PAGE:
Three former employees are suing Target (TGT) because of an allegedly racially offensive guide provided to managers. The memo on “multi-cultural tips” was meant to note differences among Hispanic employees, such as “not everyone dances to salsa” and “not everyone wears a sombrero.”
The workers, who were employed at a warehouse distribution center, say in their complaint, which was filed in Yolo County Court in California in June, that they suffered crude harassment, discrimination and retaliation at work, according to Courthouse News.
According to the complaint, filed by the three employees, Robert Gonzalez, Bulmaro Fabian and Pedro Garcia-Ayala:
Target provided its distribution warehouse managers a document titled, ‘Organization Effectiveness, Employee and Labor Relations Multi-Cultural Tips.’ This document instructs managers to note differences among Hispanic employees, and states the following:
a. Food: not everyone eats tacos and burritos;
b. Music: not everyone dances to salsa;
c. Dress: not everyone wears a sombrero;
d. Mexicans (lower education level, some may be undocumented);
e. Cubans (Political refugees, legal status, higher education level); and
f. They may say ‘OK, OK’ and pretend to understand, when they do not, just to save face.
The suit also alleges that the plaintiffs were expected to work harder than their white counterparts and “were not given the same overtime opportunities” during their employment.
Molly Snyder, a Target spokeswoman, issued the following statement and apology: “It is never Target’s intent to offend our team members or guests and we apologize. The content of the document referenced is not representative of who Target is. We strive at all times to be a place where our team and guests feel welcome, valued and respected. This document, which was used during conversations at one distribution center, was never part of any formal or company-wide training. We take accountability for its contents and are truly sorry.”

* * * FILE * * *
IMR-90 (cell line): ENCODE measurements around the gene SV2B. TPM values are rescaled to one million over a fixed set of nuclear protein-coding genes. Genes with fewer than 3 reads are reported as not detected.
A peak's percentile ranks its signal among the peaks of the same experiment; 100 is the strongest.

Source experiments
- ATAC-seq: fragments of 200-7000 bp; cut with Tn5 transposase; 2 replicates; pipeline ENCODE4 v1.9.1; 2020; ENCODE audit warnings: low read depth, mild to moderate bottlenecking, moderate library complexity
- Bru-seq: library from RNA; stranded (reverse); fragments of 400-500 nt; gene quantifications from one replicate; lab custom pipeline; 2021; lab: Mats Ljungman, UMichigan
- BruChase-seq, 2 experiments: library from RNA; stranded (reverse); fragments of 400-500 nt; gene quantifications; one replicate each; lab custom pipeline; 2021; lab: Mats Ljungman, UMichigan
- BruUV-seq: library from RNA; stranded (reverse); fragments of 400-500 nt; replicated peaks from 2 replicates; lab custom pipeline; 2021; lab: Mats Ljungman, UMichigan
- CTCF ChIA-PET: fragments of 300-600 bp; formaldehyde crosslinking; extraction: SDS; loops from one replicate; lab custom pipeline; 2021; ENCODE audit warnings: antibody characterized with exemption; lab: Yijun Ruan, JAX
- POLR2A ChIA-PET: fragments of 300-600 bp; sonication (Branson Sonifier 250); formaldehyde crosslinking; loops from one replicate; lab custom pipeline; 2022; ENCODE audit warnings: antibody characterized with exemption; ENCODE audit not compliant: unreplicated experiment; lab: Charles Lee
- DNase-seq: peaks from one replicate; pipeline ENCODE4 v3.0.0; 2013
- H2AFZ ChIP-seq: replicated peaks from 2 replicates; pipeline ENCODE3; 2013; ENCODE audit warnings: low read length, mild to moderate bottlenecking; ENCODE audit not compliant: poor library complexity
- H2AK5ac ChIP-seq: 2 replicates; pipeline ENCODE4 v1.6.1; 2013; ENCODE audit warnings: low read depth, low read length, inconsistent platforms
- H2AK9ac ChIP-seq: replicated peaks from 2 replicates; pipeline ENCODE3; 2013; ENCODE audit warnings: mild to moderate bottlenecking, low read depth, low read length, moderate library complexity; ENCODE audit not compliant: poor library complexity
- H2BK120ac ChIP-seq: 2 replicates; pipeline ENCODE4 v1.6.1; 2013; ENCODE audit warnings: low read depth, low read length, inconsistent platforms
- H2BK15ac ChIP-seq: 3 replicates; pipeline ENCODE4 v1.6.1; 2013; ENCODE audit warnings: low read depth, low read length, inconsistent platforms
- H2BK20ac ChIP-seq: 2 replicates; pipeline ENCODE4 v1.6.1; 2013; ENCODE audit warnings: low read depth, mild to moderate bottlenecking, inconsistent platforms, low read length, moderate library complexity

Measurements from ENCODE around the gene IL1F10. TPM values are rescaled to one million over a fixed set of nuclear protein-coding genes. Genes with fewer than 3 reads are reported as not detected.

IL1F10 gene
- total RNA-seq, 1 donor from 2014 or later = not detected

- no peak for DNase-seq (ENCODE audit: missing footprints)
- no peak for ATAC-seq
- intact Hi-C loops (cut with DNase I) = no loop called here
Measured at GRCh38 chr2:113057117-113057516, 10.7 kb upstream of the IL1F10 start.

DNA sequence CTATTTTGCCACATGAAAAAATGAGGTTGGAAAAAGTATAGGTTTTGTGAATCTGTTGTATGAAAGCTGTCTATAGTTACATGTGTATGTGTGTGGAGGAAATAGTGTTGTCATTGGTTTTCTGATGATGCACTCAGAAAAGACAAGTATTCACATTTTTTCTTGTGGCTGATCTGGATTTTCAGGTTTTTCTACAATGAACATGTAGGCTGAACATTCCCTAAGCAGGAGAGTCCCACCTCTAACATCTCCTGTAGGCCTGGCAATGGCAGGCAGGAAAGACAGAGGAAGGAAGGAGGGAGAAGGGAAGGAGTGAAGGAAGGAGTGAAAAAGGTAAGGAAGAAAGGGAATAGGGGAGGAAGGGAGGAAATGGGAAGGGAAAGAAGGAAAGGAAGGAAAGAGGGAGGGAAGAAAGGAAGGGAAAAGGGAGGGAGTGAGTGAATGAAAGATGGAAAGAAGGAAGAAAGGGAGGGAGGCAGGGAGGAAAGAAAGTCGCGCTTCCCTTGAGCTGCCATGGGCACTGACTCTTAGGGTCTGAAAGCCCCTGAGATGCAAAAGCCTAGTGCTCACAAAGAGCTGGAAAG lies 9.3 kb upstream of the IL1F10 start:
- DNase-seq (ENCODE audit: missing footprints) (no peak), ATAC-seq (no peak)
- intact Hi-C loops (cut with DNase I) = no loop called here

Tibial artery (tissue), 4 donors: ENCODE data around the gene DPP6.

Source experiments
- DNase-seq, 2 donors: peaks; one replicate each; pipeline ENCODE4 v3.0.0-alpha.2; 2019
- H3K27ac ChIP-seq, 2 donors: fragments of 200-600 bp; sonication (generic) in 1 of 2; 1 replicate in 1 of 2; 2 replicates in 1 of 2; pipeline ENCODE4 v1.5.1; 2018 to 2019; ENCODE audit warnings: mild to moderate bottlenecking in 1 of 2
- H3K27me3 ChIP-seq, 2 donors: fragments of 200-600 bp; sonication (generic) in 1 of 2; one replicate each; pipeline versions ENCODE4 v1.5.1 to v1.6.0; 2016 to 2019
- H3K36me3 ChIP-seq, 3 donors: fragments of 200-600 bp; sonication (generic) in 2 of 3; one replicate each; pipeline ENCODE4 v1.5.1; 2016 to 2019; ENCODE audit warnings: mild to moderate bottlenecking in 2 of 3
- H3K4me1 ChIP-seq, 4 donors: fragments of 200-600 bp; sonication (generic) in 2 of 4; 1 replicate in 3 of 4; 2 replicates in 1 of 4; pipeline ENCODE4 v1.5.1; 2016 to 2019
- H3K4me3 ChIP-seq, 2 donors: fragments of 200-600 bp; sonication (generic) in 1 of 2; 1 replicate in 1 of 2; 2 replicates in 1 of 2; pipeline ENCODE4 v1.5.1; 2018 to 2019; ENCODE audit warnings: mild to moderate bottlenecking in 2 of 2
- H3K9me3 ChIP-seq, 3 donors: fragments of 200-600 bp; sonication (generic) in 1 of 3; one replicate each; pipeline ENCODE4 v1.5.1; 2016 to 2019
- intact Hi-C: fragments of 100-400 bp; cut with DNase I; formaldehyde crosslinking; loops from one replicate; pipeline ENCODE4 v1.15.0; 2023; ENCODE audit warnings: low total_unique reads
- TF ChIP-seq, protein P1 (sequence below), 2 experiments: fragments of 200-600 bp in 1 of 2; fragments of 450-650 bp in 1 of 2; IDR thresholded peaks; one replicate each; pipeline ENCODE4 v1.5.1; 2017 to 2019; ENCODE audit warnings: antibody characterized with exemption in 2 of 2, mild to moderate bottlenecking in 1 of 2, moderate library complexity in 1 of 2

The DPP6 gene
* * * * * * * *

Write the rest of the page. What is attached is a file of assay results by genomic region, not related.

The plaintiffs also claim that nearly all management positions were held by white people who used racial slurs when addressing Hispanic workers, the lawsuit said, such as “Only a ‘wetback’ can work this hard” and “You got to be Mexican to work like this.”
Gonzalez claimed that he brought his complaint about the harassment to the Minneapolis-based retailer’s human resources department, but he got no response, according to the suit. The lawsuit alleges his supervisors retaliated – one supervisor “elbowed Gonzalez in his back when [he] was eating his lunch in the break room,” and a manager “began using more racial epithets when instructing Gonzalez on his work and would purposefully throw boxes on the ground and then order Gonzalez to pick them up in an attempt to humiliate [him],” the lawsuit says.
The three workers were ultimately fired; Gonzalez was terminated in May 2011 after seven years at the company, according to the lawsuit. The plaintiffs are seeking punitive damages for harassment, failure to prevent harassment, age and race discrimination and retaliation.
The cross-cultural faux pas might put a dent in the retailer’s efforts to appeal to more Hispanic customers. Target’s CEO told Minnesota Public Radio earlier this year that it was pushing to get a piece of Hispanics’ more than $1 trillion in annual buying power.